Despite their obvious rapport, at the end of the interview Cavett worries that they haven’t communicated very well. “I talk through the music anyway,” Hendrix replies, then walks over to his guitar and amp to close out the show with a song. He doesn’t play his latest single. Instead, he gives the audience a two-and-a-half minute microdose of “Hear My Train A Comin’,” a blues that Hendrix recorded so many times that it became a leitmotif of his career. It’s surely an autobiographical song — Hendrix seems to be saying that it will tell you more about himself than any interview.
“I gotta leave this town, gotta leave this town,” he sings, “Gotta make this voodoo chile be a magic boy.” A whole lot of rejection, pain and ambition are bound up in those lines, if you only listen. Only a week or so before, Hendrix had parted ways with original Experience bassist Noel Redding. That’s why he plays “Hear My Train” with the Cavett band and not the Jimi Hendrix Experience — because at the time there was no Jimi Hendrix Experience. The Cavett band, really just the rhythm section, acquits itself surprisingly well — the bass player is pretty hip! — as Hendrix uncorks a mind-roasting solo.
When Hendrix returned to the Cavett show that Sept. 9, he didn’t play a hit either: amid the raging Vietnam War and widespread unrest, the new Experience — bassist Billy Cox, percussionist Juma and drummer Mitch Mitchell — plays the pointedly anti-war medley of “Izabella” and “Machine Gun.”
“Maybe one day I’ll be holding you,” Hendrix sings, “instead of this machine gun.” When he sits down with Cavett, two things become apparent. One is that he’s wearing the same ornate Japanese hanten robe that he wore on the show in July. But it’s also obvious that he’s even more experienced, and not just because he’d played his epochal sunrise set at Woodstock. He’d done three years of constant touring and recording and, as Billy Cox explains, “His personal problems were getting the best of him, with the management and the booking agent and the law.”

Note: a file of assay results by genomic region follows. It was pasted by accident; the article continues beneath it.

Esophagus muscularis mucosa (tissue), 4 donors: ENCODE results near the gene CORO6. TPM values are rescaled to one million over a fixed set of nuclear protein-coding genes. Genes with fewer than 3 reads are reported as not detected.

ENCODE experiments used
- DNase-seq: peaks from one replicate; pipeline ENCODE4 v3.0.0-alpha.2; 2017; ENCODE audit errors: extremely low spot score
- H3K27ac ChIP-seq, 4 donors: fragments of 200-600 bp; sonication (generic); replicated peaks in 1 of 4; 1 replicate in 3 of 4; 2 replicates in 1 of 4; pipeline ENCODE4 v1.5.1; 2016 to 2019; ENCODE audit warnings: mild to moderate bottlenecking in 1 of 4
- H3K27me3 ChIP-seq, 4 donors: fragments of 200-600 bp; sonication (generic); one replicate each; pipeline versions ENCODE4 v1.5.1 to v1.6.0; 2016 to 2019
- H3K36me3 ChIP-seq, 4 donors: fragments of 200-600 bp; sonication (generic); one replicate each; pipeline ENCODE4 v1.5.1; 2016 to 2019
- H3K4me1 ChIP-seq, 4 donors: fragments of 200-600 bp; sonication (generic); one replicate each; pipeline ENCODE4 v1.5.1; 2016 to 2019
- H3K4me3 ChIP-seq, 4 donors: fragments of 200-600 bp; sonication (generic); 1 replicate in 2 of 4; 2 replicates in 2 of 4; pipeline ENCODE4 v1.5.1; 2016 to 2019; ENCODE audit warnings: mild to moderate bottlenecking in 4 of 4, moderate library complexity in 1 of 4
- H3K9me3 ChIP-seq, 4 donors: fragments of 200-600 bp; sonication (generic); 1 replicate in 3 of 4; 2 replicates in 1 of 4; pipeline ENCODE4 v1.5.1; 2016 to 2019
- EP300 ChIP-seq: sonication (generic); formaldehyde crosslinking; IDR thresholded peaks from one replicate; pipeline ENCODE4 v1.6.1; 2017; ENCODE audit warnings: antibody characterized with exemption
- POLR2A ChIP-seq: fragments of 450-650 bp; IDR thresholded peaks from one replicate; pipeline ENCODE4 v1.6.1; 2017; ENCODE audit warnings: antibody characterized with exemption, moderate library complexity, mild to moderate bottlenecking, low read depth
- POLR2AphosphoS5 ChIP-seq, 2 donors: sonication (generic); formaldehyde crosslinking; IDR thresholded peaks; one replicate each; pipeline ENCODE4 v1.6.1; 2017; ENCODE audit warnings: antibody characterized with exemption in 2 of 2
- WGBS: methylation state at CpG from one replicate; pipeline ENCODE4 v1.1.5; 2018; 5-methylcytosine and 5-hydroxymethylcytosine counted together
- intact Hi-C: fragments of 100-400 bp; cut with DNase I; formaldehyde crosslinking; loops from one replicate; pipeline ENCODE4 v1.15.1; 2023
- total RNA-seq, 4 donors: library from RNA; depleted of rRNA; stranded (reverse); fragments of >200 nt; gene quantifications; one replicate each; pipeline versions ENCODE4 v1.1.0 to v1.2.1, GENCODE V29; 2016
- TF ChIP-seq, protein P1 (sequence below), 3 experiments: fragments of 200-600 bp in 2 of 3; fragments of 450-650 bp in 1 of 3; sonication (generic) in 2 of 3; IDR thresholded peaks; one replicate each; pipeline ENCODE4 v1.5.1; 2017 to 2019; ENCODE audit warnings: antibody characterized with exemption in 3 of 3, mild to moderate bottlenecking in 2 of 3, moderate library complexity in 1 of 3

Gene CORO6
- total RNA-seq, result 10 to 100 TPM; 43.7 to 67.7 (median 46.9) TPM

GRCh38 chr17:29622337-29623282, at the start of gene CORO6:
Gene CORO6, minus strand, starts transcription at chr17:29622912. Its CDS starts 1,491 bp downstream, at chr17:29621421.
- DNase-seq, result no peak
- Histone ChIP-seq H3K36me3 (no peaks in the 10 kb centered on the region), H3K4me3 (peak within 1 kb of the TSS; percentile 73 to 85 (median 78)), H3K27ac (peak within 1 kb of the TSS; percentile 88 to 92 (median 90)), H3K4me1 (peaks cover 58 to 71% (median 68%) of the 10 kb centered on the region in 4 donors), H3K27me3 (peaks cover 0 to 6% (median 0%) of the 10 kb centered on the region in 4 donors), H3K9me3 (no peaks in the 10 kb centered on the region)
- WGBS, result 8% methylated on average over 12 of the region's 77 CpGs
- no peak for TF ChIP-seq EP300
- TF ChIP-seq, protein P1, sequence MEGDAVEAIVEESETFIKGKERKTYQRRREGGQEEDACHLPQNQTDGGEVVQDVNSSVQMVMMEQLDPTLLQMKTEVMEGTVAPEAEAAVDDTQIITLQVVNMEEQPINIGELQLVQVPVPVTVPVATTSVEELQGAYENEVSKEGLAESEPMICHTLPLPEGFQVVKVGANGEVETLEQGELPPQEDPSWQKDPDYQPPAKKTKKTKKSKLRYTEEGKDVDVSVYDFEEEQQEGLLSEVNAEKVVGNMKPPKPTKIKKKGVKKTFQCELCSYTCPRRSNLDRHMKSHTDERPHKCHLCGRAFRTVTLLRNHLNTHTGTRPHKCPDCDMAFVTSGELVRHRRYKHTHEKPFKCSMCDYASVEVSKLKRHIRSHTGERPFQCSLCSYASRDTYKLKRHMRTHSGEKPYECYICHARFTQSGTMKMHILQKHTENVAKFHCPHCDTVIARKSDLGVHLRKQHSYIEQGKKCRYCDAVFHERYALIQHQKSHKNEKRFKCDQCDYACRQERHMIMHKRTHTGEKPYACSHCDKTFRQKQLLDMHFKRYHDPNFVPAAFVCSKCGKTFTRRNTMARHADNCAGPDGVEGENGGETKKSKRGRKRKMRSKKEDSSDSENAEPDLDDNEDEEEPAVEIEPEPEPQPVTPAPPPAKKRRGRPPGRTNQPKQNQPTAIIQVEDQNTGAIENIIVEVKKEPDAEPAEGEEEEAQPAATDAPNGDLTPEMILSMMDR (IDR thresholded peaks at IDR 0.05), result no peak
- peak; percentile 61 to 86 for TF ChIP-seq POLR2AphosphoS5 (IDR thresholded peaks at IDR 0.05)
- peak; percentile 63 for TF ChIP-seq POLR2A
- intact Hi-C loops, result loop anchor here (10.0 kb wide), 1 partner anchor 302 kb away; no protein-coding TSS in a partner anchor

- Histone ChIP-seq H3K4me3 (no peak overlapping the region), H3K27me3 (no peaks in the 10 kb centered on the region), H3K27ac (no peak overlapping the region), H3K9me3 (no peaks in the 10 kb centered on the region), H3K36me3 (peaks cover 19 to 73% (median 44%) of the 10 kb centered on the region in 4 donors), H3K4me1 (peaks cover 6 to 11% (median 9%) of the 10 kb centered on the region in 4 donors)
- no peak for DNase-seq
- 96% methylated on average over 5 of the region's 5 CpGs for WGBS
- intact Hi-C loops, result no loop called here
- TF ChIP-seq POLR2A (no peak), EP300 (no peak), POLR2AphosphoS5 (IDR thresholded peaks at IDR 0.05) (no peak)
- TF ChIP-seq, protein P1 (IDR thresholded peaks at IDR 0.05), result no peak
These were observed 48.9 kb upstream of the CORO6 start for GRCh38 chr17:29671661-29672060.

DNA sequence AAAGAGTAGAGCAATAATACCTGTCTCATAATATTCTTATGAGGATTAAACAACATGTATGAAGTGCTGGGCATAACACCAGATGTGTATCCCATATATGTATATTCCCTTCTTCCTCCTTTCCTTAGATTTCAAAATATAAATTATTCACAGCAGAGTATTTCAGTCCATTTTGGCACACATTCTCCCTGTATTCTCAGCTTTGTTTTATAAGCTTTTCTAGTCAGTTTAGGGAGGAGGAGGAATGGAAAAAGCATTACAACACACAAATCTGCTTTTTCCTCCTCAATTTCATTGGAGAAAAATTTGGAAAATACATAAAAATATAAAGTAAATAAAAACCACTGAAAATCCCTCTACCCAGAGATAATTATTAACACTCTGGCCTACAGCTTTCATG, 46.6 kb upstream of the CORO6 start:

Hendrix looks exhausted, with noticeable bags under his eyes. He barely looks up as he speaks. The host is off his game too — Cavett has announced that he’s still in the throes of food poisoning — but the two men still have their rapport. As they begin to talk, there’s an audible hum from the amps and Cavett asks, “What is that sound?” Hendrix has a great, typically cosmic reply: “Today the air is all static so the amplifiers are static. Music is loud, the air is loud.”
Later, Cavett asks Hendrix if he ever practices. “I can’t practice,” Hendrix says. “It’s hard for me to remember any notes because I’m constantly trying to create other things. That’s why I make a lot of mistakes.”
Hendrix took chances in his life as well as his music. A year after the second Cavett interview, he was gone, from pharmaceutical misadventure, having made one mistake too many.